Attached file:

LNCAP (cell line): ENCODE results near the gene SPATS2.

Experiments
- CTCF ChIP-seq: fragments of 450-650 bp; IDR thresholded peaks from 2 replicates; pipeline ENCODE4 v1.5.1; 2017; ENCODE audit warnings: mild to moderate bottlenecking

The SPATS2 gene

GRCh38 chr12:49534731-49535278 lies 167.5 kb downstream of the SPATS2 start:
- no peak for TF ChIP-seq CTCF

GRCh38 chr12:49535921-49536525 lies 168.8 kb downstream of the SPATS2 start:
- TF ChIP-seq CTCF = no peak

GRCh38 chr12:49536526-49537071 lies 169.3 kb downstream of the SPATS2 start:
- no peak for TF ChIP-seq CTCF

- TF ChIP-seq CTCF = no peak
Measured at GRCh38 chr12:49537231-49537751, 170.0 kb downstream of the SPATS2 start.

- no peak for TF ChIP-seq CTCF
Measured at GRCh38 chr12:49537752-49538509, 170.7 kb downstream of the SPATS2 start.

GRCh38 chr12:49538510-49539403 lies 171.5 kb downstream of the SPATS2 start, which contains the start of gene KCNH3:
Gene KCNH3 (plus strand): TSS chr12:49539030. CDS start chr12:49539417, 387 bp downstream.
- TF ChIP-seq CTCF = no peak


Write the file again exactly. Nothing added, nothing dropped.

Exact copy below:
LNCAP (cell line): ENCODE results near the gene SPATS2.

Experiments
- CTCF ChIP-seq: fragments of 450-650 bp; IDR thresholded peaks from 2 replicates; pipeline ENCODE4 v1.5.1; 2017; ENCODE audit warnings: mild to moderate bottlenecking

The SPATS2 gene

GRCh38 chr12:49534731-49535278 lies 167.5 kb downstream of the SPATS2 start:
- no peak for TF ChIP-seq CTCF

GRCh38 chr12:49535921-49536525 lies 168.8 kb downstream of the SPATS2 start:
- TF ChIP-seq CTCF = no peak

GRCh38 chr12:49536526-49537071 lies 169.3 kb downstream of the SPATS2 start:
- no peak for TF ChIP-seq CTCF

- TF ChIP-seq CTCF = no peak
Measured at GRCh38 chr12:49537231-49537751, 170.0 kb downstream of the SPATS2 start.

- no peak for TF ChIP-seq CTCF
Measured at GRCh38 chr12:49537752-49538509, 170.7 kb downstream of the SPATS2 start.

GRCh38 chr12:49538510-49539403 lies 171.5 kb downstream of the SPATS2 start, which contains the start of gene KCNH3:
Gene KCNH3 (plus strand): TSS chr12:49539030. CDS start chr12:49539417, 387 bp downstream.
- TF ChIP-seq CTCF = no peak